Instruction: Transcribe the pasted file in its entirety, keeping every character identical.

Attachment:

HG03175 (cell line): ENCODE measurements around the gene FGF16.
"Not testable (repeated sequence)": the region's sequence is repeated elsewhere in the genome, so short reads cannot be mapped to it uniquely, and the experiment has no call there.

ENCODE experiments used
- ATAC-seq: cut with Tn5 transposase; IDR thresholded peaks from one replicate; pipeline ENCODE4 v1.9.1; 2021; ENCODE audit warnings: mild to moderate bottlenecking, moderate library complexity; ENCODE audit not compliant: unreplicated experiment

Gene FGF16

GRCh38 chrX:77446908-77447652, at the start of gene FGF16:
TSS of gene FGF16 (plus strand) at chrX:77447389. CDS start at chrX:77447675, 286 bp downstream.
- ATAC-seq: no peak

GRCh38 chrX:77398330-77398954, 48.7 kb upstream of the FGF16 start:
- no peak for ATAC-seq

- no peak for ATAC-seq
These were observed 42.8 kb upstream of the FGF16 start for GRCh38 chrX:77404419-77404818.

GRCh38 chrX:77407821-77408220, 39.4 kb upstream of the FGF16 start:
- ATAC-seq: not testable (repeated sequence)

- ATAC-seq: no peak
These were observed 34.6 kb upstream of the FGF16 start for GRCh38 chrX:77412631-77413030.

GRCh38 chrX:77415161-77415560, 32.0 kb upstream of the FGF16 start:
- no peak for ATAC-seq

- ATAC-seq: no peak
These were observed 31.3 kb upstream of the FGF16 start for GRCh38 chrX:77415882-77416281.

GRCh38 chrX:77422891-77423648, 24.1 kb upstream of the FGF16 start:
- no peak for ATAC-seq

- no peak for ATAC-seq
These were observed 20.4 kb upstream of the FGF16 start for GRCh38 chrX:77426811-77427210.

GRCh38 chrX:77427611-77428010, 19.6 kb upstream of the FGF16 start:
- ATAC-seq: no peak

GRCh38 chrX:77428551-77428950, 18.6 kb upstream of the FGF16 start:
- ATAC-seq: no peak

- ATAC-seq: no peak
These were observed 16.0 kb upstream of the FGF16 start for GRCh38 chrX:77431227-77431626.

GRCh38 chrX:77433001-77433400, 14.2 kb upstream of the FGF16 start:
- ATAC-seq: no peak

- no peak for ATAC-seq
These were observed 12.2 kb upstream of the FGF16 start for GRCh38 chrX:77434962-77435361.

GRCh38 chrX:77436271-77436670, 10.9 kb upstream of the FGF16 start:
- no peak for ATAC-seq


HG03175 (cell line): ENCODE measurements around the gene FGF16.
"Not testable (repeated sequence)": the region's sequence is repeated elsewhere in the genome, so short reads cannot be mapped to it uniquely, and the experiment has no call there.

ENCODE experiments used
- ATAC-seq: cut with Tn5 transposase; IDR thresholded peaks from one replicate; pipeline ENCODE4 v1.9.1; 2021; ENCODE audit warnings: mild to moderate bottlenecking, moderate library complexity; ENCODE audit not compliant: unreplicated experiment

Gene FGF16

GRCh38 chrX:77446908-77447652, at the start of gene FGF16:
TSS of gene FGF16 (plus strand) at chrX:77447389. CDS start at chrX:77447675, 286 bp downstream.
- ATAC-seq: no peak

GRCh38 chrX:77398330-77398954, 48.7 kb upstream of the FGF16 start:
- no peak for ATAC-seq

- no peak for ATAC-seq
These were observed 42.8 kb upstream of the FGF16 start for GRCh38 chrX:77404419-77404818.

GRCh38 chrX:77407821-77408220, 39.4 kb upstream of the FGF16 start:
- ATAC-seq: not testable (repeated sequence)

- ATAC-seq: no peak
These were observed 34.6 kb upstream of the FGF16 start for GRCh38 chrX:77412631-77413030.

GRCh38 chrX:77415161-77415560, 32.0 kb upstream of the FGF16 start:
- no peak for ATAC-seq

- ATAC-seq: no peak
These were observed 31.3 kb upstream of the FGF16 start for GRCh38 chrX:77415882-77416281.

GRCh38 chrX:77422891-77423648, 24.1 kb upstream of the FGF16 start:
- no peak for ATAC-seq

- no peak for ATAC-seq
These were observed 20.4 kb upstream of the FGF16 start for GRCh38 chrX:77426811-77427210.

GRCh38 chrX:77427611-77428010, 19.6 kb upstream of the FGF16 start:
- ATAC-seq: no peak

GRCh38 chrX:77428551-77428950, 18.6 kb upstream of the FGF16 start:
- ATAC-seq: no peak

- ATAC-seq: no peak
These were observed 16.0 kb upstream of the FGF16 start for GRCh38 chrX:77431227-77431626.

GRCh38 chrX:77433001-77433400, 14.2 kb upstream of the FGF16 start:
- ATAC-seq: no peak

- no peak for ATAC-seq
These were observed 12.2 kb upstream of the FGF16 start for GRCh38 chrX:77434962-77435361.

GRCh38 chrX:77436271-77436670, 10.9 kb upstream of the FGF16 start:
- no peak for ATAC-seq